Broken and screwed 2, p.26
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       Broken and Screwed 2, p.26
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         Part #2 of Broken and Screwed series by Tijan

  “Then Ethan’s birthday.”

  “The anniversary of Ethan’s death,” Jesse added, throwing me a grin.

  “After that it was more frequent. I was with him in Vegas last year. You guys came for the game, but I was there too. I stayed with him in his room.” My parents seemed to shrivel before me and I grinned. I was loving this effect on them. Any effect, any sign that I mattered, I wanted. It didn’t mean they still cared. I was a pest to them. It concerned my father that I could’ve been brought back into the family. He wanted me gone. My mother told the 911 operator the same sentiment. Her daughter was not to know anything. That’s when I asked, targeting her, “Did you really try to kill yourself?”

  She flushed. Her head jerked down.

  My father covered her hand with his. “Alex,” he warned me.

  I ignored him. “You told the 911 operator that your daughter wasn’t supposed to know anything about what happened. The nurses said you hadn’t taken enough to kill yourself, only to go to sleep. They think it was a cry for help.” I frowned, pain flooding me once again. No. It hadn’t stopped. I was always in pain. They had broken me long ago. “Want to know what I think? I think you were giving yourself an excuse. Dad jumped on board. He whisked you away, for your safekeeping. You left me in the house alone, with Ethan.”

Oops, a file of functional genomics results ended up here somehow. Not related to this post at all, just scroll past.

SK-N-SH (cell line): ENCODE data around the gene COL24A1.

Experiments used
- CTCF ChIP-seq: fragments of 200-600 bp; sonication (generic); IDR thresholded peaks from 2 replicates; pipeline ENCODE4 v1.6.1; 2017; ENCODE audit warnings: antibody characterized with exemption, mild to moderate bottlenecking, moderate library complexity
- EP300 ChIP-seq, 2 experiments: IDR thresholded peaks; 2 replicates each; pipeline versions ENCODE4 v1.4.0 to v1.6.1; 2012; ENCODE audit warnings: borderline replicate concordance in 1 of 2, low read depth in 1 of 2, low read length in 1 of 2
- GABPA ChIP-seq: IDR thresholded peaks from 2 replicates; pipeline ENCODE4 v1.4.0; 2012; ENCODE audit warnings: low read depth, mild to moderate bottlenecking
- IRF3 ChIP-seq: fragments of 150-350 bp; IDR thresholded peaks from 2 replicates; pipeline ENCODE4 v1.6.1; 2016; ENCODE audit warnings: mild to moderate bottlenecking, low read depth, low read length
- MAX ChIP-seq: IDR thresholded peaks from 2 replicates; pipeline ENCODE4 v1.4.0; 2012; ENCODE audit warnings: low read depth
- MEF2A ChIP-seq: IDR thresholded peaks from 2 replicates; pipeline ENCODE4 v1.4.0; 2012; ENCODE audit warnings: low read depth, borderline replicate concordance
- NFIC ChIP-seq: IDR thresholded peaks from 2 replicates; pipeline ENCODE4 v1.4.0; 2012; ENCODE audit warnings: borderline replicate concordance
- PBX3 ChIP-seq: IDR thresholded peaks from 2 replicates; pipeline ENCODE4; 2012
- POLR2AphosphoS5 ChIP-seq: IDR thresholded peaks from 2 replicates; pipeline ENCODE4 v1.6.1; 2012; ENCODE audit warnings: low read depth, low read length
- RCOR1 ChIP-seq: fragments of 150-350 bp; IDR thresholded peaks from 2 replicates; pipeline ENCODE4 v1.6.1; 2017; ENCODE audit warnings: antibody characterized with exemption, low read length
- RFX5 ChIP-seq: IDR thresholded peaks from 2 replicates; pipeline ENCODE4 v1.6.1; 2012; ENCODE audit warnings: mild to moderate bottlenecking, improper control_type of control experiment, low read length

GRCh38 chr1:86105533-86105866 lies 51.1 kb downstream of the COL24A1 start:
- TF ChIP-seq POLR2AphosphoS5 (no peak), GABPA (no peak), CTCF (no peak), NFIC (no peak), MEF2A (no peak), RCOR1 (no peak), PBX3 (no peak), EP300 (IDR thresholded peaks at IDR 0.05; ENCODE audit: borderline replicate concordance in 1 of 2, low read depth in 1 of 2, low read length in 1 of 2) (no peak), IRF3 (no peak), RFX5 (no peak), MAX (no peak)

Her head lifted again. Her eyes searched mine, a hope rekindled.

  I shook my head. “His ghost, Mom. Only his ghost. He’s there, you know. He’s everywhere. I used to feel him all the time. I don’t anymore, not as much. Some days I do, but other days...” I couldn’t feel him anymore. It was like he didn’t want to associate with this event. Regret flared in me. I didn’t know what that meant. Maybe I shouldn’t have reacted? Maybe I should’ve let my parents go? It’s what they wanted. They wanted to forget everything.

  My father cleared his throat. Rage was still brimming in his depths, but he only turned to Jesse.

  He’d never change.

  “Is that true? Is my daughter living with you?”

  Jesse frowned. His eyebrows furrowed together, but he lifted his chin in response. “Yes.” He didn’t stutter. He didn’t falter. He was standing against my father.

  “Are the two of you sleeping together?”“Every time she’ll let me.”

  My mom flinched in her seat.

  My heart began picking up its pace again. Something close to hope fluttered in my stomach.

  “This has been happening from the start?”

  Jesse nodded. His frown deepened, but his hand clenched tighter over mine. He pulled me back to his side so we were touching.

  “And if I asked for this to stop?”

  “Not a chance.”

  The frown turned into a scowl on my father and he turned away, nodding to himself.

  “Are you happy?”